Yeah, another year of my having to bash this out every Thursday night. The precious days before death never pass by so quickly.
It's the 700th TOTP, not that anyone mentions it. Instead Noel begins by giggling at something unstated before Donna Summer's Down Deep Inside soundtracks, at a more leisurely pace than usual, the rundown. "What with all the rotten weather we're having at the moment we could do with a bit of Summer" Noel overreaches, while also somehow predicting the exact climate during which this show would be first repeated. He must be some sort of warlock.
The Rods – Do Anything You Wanna Do
Back in the opening slot for the third time, only this time with an actual hit to call their own. Barrie Masters' stage schtick we all know about by now, chest proudly flashed, eyes glaring through the lens, springing back and forth from and to the stage's edge. The band don't quite look as right, though, as amid the feather cuts and mirroring shades one of the guitarists is wearing bottle bottom glasses and bears a blank expression, giving him not the appearance of a rock'n'roll monster but a well-meaning pharmacist involved in a hilarious mix-up. Not that that's any bearing on Masters and his wrist sweatbands, coming right up to the camera at one stage like he's cajoling us personally in between the space commanding, which in a way he always was. It's later revealed the cameraman has taken up the front centre position, possibly to avoid a repeat of last week's Midge Girl fiasco, though force of show repetition means plenty of movement. Hang on, who's that on the other stage clearly visible in the background - well, it's a group of women in matching hot pants, given time and place there's a limited number of options here - with their backs to all the action?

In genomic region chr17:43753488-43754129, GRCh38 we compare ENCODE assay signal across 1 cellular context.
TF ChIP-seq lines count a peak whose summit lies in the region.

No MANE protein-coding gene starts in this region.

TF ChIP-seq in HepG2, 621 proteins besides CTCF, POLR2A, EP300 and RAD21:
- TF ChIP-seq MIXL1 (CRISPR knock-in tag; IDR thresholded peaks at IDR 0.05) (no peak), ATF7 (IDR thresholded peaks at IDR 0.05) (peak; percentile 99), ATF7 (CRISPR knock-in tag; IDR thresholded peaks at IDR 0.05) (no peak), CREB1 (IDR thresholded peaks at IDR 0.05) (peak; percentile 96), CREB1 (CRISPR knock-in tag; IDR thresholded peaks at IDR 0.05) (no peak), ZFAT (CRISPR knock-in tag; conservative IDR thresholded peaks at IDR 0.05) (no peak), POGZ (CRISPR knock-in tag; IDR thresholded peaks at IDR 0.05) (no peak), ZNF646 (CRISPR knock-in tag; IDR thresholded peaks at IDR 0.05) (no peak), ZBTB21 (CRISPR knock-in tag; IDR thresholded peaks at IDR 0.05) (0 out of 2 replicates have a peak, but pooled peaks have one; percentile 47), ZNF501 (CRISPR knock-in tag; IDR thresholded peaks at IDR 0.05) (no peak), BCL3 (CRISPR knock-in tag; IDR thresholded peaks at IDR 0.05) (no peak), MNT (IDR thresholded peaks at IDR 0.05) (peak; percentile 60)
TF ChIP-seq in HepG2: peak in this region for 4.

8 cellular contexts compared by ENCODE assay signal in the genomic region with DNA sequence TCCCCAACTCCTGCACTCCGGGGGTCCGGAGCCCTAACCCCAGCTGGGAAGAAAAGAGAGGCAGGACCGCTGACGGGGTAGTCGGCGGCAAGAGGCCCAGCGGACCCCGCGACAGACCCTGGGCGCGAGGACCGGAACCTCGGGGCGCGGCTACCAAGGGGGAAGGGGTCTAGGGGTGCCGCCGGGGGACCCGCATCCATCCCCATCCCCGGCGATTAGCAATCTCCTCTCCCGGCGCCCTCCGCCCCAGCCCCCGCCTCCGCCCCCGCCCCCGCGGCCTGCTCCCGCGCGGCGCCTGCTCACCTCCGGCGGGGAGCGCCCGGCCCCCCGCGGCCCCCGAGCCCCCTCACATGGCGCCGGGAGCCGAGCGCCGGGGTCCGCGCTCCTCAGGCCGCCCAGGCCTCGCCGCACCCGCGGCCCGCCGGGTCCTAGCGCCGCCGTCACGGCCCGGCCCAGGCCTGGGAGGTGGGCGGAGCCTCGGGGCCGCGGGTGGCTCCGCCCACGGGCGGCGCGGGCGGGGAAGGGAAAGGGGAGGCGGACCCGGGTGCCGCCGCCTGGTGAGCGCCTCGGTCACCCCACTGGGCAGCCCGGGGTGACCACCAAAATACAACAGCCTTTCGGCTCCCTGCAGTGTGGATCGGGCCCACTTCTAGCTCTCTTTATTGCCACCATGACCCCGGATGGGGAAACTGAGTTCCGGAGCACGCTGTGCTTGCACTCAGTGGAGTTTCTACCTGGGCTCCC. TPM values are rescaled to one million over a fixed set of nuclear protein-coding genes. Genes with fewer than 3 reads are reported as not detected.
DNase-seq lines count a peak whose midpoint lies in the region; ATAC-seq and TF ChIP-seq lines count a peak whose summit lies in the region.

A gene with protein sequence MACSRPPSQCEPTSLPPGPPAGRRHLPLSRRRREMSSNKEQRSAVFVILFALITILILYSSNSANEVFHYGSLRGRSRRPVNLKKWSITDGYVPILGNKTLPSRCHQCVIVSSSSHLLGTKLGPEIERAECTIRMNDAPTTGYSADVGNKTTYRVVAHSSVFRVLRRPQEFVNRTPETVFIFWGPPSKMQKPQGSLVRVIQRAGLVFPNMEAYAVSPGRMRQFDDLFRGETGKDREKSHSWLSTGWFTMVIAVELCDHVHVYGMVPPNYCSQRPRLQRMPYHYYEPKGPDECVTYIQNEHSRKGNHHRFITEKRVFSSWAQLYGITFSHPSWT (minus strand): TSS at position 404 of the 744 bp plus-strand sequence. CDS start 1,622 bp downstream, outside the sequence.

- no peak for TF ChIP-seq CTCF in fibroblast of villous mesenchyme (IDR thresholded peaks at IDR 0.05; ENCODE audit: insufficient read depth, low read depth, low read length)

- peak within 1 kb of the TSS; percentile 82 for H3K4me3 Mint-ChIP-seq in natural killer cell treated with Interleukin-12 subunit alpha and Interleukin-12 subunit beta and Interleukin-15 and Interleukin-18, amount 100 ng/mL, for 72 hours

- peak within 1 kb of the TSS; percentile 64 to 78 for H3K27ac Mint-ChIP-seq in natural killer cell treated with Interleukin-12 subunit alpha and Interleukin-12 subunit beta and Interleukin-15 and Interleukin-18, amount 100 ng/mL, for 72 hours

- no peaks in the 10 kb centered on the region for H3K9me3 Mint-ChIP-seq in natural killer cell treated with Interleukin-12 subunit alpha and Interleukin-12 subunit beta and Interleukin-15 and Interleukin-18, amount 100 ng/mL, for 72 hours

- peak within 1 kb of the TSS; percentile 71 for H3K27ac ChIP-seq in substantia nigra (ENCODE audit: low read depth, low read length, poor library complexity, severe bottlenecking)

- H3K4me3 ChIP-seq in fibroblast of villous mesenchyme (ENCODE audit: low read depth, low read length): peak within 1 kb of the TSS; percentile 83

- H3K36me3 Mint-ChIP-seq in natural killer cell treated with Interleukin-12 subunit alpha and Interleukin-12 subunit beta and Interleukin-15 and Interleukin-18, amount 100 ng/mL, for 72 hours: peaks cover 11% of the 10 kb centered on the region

Elvis Presley – Way Down
There's a lot of lighting around a
The Boomtown Rats – Lookin' After No. 1